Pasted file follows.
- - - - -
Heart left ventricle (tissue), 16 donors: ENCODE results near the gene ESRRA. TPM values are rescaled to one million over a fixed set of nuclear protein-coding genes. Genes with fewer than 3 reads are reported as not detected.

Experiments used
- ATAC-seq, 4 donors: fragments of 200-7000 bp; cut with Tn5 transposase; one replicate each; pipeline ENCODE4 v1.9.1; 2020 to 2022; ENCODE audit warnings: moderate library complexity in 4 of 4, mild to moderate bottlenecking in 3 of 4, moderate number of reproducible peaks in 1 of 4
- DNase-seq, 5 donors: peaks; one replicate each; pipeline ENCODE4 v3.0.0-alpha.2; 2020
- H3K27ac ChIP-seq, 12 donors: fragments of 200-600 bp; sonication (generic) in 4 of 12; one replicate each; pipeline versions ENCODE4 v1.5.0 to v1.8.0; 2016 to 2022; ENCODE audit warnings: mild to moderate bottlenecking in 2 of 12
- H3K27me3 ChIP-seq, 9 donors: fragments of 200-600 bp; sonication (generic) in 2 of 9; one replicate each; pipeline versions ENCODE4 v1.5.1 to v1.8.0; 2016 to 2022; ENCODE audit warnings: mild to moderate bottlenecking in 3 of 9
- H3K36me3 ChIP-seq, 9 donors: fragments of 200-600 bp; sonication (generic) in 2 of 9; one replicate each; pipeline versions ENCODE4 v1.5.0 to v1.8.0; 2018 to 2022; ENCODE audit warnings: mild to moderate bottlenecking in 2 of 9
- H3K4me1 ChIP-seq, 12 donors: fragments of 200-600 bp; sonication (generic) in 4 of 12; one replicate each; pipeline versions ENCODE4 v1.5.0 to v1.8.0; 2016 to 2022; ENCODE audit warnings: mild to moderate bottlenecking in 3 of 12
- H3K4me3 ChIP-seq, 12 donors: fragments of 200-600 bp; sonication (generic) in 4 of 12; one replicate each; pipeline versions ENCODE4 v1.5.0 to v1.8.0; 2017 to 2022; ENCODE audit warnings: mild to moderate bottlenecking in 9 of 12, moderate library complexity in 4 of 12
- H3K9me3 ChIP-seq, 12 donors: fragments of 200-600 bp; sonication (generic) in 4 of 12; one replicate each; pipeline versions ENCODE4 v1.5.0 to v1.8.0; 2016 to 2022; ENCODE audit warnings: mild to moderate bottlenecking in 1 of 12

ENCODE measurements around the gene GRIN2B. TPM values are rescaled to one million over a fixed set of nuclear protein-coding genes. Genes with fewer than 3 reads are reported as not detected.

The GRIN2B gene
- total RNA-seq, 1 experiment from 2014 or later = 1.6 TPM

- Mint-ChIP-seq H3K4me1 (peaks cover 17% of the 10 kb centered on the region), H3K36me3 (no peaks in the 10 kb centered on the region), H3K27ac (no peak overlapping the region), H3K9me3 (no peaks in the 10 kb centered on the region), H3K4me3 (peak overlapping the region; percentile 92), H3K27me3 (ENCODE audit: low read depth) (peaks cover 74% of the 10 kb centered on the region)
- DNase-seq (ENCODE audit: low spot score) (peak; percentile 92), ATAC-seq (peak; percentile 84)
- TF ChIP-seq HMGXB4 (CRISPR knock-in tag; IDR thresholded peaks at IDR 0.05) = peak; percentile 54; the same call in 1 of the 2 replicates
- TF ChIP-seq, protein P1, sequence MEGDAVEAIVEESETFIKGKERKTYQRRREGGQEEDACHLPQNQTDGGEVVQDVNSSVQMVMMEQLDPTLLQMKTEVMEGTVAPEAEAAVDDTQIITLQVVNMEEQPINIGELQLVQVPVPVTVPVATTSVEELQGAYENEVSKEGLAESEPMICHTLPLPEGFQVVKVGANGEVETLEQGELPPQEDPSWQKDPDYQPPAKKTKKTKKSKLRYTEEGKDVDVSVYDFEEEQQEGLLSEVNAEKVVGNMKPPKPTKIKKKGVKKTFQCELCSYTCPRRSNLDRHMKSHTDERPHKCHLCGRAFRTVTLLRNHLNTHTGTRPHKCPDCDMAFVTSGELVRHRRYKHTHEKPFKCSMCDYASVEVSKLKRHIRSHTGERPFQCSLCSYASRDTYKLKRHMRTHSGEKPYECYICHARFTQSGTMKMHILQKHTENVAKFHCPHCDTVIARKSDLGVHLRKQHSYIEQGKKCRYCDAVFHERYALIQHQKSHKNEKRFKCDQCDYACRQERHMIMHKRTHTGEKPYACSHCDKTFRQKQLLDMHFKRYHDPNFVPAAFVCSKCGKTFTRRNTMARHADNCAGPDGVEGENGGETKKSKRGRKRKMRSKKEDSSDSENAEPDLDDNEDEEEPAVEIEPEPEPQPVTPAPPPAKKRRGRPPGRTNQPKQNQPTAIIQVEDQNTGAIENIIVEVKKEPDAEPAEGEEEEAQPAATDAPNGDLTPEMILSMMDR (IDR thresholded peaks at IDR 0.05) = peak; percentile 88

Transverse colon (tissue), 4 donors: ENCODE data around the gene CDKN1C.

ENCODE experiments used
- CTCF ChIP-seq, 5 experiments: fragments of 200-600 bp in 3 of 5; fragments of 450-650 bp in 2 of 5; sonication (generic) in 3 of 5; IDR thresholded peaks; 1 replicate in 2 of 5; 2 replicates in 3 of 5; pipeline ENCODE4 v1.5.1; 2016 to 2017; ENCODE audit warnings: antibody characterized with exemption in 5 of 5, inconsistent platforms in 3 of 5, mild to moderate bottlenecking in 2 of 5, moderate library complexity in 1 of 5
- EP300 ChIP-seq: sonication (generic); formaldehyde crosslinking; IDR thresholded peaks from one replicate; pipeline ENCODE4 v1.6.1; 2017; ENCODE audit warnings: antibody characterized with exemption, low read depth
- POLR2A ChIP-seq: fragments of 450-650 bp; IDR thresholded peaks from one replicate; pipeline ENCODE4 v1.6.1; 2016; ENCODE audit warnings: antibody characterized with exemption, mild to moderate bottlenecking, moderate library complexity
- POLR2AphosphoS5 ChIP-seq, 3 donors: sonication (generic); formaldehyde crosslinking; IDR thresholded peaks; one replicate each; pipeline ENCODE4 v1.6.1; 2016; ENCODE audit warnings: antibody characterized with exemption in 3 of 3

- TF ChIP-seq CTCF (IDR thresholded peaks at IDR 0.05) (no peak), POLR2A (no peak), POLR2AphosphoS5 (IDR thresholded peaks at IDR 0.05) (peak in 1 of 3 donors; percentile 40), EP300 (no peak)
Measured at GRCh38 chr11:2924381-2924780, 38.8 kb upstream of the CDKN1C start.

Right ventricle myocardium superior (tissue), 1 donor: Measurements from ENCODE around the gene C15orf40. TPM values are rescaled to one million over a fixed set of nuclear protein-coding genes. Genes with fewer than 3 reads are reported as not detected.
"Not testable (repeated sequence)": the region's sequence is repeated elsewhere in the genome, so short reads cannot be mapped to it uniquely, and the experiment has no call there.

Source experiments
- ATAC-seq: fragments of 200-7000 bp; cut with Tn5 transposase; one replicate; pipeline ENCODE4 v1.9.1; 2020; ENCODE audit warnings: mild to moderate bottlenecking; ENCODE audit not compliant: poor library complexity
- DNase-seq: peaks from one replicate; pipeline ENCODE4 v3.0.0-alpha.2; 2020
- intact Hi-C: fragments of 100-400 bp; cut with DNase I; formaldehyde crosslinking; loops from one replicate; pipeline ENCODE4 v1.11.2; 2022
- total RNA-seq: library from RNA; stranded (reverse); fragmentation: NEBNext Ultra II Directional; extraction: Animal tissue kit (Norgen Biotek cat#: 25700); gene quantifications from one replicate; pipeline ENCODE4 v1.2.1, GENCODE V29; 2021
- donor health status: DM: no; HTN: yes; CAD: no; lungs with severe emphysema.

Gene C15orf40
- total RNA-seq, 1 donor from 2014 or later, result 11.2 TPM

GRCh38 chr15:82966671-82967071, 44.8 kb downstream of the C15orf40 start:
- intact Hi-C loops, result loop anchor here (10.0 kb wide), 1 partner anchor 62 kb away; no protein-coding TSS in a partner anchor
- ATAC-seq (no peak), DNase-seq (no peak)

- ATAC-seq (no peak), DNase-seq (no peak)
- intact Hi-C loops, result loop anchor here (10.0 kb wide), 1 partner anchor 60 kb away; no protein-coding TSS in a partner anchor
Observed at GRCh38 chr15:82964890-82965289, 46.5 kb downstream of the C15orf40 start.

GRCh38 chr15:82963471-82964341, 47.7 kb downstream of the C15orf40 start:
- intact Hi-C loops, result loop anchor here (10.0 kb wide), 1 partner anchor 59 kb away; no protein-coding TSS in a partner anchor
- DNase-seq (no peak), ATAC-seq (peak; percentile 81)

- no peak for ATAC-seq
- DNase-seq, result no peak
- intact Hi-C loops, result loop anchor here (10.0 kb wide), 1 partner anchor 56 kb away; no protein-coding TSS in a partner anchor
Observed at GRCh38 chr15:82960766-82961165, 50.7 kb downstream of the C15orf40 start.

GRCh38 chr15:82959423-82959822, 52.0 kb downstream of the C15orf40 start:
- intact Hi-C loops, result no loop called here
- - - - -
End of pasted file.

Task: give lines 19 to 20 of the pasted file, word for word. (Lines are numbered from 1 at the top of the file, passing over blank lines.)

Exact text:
ENCODE experiments used
- CTCF ChIP-seq, 5 experiments: fragments of 200-600 bp in 3 of 5; fragments of 450-650 bp in 2 of 5; sonication (generic) in 3 of 5; IDR thresholded peaks; 1 replicate in 2 of 5; 2 replicates in 3 of 5; pipeline ENCODE4 v1.5.1; 2016 to 2017; ENCODE audit warnings: antibody characterized with exemption in 5 of 5, inconsistent platforms in 3 of 5, mild to moderate bottlenecking in 2 of 5, moderate library complexity in 1 of 5